Portrait Of Deception

By Bert Bartlett

I drove by a high school field in rural Franklinton, Louisiana the other day and noticed the arced, elongated aluminum tubes that were sprinklers, rhythmically watering the lush green grass.  The sight of simulated rain offered solace to the heat. Thoughts drifted back to schoolboy days. The idyllic little scene was a master of deception in that it represented  a precursor of the drudge of playing football as a kid – summer practice.

For the players, not long from now, much of that grass will turn into exposed roots, and dried up dirt cakes will scrape knees and scar elbows. The hot air will get stiller and stiller, more and more humid, the equipment heavier and heavier, and the legs deader and deader. There will be a clammy pungency about it all.

The howl of coaches’ voices will become a predictable, constant aggravation. You know exactly what they’re going to say before they yell it. You become tired of the mere sight of some of your teammates. About the only pleasant time was in smelling and feeling your clean, warm laundry in the fishnet bags before practice. And that didn’t last long.

Summer practice wouldn’t have been so bad if it weren’t for two-a-days. As soon as you finally got through with one of them, it was time to do it again.  And again. And again. Practices went by as slow as molasses, but the time between them was over in a flash. I would have bargained for one four hour session instead of a pair of two hour ones. Each practice, each day, each week, became a personalized episode of Armageddon. Sometimes it was easy to wonder if Hell was actually like that.

 The body turned into a sore, limp, stilt. Weirdly enough, the only relief for it became practice, when it got loosened up and supple, just enough to get beat up on all over again.    

 I used to hear of some programs instituting three-a-days.  I have no idea if that is done today. That should be friggin’ illegal, a human rights violation. Don’t those coaches have something, else to do, at least part of the time?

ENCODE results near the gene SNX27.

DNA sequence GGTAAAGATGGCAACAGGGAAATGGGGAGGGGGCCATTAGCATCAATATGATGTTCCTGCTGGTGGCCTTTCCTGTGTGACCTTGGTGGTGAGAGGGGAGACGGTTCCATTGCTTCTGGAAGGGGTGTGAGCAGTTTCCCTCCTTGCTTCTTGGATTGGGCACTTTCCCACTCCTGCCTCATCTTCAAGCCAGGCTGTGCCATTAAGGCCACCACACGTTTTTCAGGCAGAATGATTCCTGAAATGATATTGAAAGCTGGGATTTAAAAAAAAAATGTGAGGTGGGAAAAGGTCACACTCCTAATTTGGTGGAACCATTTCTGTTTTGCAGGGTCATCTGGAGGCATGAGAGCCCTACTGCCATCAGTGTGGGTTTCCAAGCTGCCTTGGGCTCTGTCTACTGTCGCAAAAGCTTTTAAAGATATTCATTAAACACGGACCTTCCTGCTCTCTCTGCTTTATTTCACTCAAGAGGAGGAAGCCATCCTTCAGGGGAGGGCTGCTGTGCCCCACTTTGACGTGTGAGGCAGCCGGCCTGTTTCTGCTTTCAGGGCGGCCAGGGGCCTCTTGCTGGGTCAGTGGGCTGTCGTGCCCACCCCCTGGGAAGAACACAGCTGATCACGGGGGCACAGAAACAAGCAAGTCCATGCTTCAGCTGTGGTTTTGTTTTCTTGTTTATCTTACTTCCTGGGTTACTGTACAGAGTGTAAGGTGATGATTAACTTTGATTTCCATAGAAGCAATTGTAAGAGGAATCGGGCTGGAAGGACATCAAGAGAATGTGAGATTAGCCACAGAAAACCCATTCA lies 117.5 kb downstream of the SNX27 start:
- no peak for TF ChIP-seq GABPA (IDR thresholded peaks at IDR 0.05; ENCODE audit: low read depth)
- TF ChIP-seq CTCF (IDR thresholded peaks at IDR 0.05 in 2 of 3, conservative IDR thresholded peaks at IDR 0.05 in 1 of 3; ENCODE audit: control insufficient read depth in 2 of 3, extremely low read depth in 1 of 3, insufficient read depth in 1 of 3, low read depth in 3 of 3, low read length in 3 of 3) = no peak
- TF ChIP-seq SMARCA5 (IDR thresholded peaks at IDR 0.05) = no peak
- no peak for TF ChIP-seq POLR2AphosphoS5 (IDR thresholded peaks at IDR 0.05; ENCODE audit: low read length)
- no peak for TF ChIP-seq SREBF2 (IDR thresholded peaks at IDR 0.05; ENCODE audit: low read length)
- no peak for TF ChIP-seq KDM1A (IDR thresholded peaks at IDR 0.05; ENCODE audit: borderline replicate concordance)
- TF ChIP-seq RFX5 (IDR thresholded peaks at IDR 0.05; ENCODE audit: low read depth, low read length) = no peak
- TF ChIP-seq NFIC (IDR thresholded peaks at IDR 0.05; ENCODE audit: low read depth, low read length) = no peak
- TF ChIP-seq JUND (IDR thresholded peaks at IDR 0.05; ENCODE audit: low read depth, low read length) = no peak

Dumb jocks  was high school slang not particularly appreciated by the players. But it was hard not to feel dumb while doing the conditioning drill, ups and downs. This little ditz was a real blast; running fast in a stationary position, churning the knees as high as possible, and at every little monotonous chirp of the whistle, slamming down into the ground face first, only to have to bounce right back up and keep doing it, ad infinitum. The taste of grass through the facemask wasn’t particularly good. Smart guys were off with their girlfriends by a pool somewhere, checking them out in bathing suits, while maybe catching up on some summer reading.   

Fortunately, bad times did not last forever. The black and white blur that was summer practice eventually led up to games on Friday afternoons, which ripened with color. The scent also changed, from stench, to new uniforms and one that had the fleeting, sweet aroma of cigars, though nobody around seemed to be smoking them. The air bristled with the anticipation of something about to happen, something that actually mattered. That was a different story.  

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